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MN Prisons Pocketed $274K In Telecom Kickbacks Last Year

Plus MN Chamber of Commerce rallies the cranks, Metro Transit workers speak up, and 'Karate Kid' is from here in today's Flyover news roundup.

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Minnesota Correction Facility–Stillwater.

Welcome back to The Flyover, your daily digest of important, overlookedand/or interesting Minnesota news stories.

Wall St. Finds New Ways to Price-Gouge Inmates

It'd be ideal if Minnesota newsrooms (Viraluae included!) delivered major prison reform scoops that rightfully villainize the prison-industrial complex. In practice, however, it seems much of that reporting comes from national outlets like The Lever, whose new bombshell story, "Wall Street’s New Prison Scam," focuses on the telecom kickbacks received by the Minnesota Department of Corrections. Journalist Katya Schwenk details how those companies, in cahoots with the state, once leeched millions from prisoners via per-minute phone charges, though in 2023 a bill pushed by Rep. Esther Agbaje (DFL-Minneapolis) created a law that made prison phones free for inmates.

In the meantime ViaPath Technologies, Minnesota's main prison telecommunications vender, discovered new ways to nickel 'n' dime prisoners through increasingly common digital tablets. Ownership of ViaPath has bounced between private equity giants (Goldman Sachs, Veritas Capital, American Securities), all of whom view the company's high-margin exploitation as a big plus, Schwenk reports. Prisoners pay up to $2 to play a single song on state-issued devices, and that figure is expected to increase, according to a watchdog agency. Telecom companies raked in nearly $3 million through non-phone services inside Minnesota prisons in '23, The Lever reports, while the state collected $274,365 in commission kickbacks related to songs, games, and money transfers.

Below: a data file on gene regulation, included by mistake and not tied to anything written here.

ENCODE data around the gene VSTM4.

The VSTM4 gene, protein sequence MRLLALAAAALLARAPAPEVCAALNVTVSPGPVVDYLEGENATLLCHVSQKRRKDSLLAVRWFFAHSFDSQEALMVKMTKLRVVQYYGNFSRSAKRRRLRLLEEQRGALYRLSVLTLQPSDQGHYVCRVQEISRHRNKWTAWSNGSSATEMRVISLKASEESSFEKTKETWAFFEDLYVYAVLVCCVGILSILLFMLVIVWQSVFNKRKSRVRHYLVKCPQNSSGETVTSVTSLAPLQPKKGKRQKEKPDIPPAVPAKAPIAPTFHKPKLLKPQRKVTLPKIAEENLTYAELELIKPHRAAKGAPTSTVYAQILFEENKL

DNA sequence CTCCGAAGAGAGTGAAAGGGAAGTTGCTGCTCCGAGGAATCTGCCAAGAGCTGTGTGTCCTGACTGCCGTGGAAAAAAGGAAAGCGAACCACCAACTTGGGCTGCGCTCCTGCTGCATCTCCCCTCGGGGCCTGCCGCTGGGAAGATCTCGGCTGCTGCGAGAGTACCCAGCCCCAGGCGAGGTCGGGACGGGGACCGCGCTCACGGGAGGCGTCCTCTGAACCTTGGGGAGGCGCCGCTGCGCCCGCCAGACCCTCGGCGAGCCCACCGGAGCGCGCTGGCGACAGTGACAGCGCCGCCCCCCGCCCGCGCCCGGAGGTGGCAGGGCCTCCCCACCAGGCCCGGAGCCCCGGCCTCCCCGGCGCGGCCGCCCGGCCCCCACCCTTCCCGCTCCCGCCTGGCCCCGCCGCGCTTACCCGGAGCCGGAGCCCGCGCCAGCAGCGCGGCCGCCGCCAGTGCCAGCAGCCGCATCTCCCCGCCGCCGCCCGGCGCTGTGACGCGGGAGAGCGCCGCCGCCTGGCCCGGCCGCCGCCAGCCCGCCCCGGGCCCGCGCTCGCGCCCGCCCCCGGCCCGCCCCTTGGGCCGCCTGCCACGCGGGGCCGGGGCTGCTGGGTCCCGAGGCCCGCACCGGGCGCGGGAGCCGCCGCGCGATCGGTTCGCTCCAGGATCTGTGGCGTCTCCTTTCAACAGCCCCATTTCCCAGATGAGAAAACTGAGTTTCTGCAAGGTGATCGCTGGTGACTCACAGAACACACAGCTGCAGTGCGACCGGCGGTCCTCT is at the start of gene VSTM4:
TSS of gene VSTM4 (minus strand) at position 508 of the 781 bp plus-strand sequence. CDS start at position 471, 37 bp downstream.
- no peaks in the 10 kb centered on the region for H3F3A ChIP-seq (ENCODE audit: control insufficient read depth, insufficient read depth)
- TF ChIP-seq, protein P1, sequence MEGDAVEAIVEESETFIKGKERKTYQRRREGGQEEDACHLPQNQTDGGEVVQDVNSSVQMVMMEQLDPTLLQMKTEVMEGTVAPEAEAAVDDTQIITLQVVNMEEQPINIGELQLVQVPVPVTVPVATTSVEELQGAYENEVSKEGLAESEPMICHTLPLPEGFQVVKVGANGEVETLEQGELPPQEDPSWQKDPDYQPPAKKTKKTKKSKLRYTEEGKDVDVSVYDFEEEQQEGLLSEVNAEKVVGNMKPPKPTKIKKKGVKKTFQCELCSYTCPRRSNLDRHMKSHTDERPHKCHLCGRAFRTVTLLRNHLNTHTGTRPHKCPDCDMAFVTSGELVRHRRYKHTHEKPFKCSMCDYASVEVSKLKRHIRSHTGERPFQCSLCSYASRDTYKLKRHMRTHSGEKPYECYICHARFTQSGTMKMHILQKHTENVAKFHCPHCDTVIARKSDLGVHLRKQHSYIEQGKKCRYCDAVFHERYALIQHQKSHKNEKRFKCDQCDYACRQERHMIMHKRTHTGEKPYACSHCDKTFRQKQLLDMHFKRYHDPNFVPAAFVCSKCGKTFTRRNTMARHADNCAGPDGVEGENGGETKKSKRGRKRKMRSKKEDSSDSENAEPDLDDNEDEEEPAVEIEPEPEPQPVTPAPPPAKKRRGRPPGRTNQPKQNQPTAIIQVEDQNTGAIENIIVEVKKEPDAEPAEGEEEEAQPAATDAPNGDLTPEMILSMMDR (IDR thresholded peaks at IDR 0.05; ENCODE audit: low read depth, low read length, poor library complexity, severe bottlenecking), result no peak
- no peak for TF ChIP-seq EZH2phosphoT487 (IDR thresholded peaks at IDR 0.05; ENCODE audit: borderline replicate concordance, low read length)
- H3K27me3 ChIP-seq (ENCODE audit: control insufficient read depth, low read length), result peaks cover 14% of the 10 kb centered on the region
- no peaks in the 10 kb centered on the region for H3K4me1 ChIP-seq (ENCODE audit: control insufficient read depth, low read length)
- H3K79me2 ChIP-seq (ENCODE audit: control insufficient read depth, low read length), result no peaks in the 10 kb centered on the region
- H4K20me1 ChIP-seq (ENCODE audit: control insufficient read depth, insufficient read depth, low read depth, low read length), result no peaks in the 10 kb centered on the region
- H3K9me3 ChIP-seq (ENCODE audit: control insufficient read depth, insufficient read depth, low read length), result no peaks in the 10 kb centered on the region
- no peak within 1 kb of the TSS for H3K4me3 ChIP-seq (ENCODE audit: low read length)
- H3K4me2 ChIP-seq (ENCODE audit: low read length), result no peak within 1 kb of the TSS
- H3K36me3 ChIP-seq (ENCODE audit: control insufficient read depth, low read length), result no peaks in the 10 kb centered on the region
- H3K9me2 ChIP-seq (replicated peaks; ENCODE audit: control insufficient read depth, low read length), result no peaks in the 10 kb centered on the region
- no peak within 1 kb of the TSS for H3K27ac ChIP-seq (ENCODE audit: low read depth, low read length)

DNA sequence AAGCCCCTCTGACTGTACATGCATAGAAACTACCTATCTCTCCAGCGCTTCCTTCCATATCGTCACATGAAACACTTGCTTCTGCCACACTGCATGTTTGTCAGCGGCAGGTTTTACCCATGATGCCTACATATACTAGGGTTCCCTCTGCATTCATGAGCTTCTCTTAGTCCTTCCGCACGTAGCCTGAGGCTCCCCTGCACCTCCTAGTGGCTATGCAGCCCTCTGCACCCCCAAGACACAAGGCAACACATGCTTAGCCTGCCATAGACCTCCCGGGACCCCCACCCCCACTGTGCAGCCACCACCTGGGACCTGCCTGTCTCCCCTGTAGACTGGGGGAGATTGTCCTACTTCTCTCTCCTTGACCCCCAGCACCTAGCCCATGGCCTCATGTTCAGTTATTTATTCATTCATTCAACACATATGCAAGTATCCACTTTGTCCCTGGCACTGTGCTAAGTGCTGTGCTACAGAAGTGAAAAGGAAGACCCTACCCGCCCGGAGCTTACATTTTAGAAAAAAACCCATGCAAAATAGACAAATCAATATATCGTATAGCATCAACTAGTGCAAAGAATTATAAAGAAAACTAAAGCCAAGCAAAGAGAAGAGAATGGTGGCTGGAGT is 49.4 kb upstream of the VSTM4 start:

We asked Schwenk to reflect on her terrific reporting. Here's what she had to say.

Activists fought hard in Minnesota, like in other places around the country, to guarantee free calls for the thousands of people in the state's prisons last year. When I started reporting this story, I was interested in how these new laws were changing prison communications, and the historically problematic relationships between prisons and prison telecom companies. What I found in Minnesota I think is emblematic of a dynamic playing out around the country—prisons and private equity firms are finding ways around reforms to continue to profit, at the expense of incarcerated people.

Biz Booster Club Hates Progressive Policies, Seemingly Enjoys Pork-Sponsored Salads

The minions of capital assembled yesterday for the Minnesota Chamber of Commerce’s annual "Session Priorities" rally, which coincides with the gaveling of each new legislative session. Lobbyists, lawmakers, state officials, and business leaders all gathered inside the St. Paul RiverCentre to celebrate the historic progressive wins Democrats secured last session—just kidding!

The state's largest biz lobby made a point of whining endlessly about 'em, according to Michelle Griffith at Minnesota Reformer. Chamber CEO Doug Loon predictably prattled to the crowd of 1,700 that taxes, regulations, and "one-size-fits all” programs like paid family and medical leave put Minnesota businesses at "a competitive disadvantage." (Gov. Tim Walz, who issued the evening's opening remarks, defended the Ws his DFL trifecta stacked in '23.) Much more interesting was the "lightning round" Q&A to which KSTP's Tom Hauser subjected a quartet of lawmakers. Click here to see how they sounded off on issues like sports betting, strong beer in grocery stores, reforming the Met Council, and more.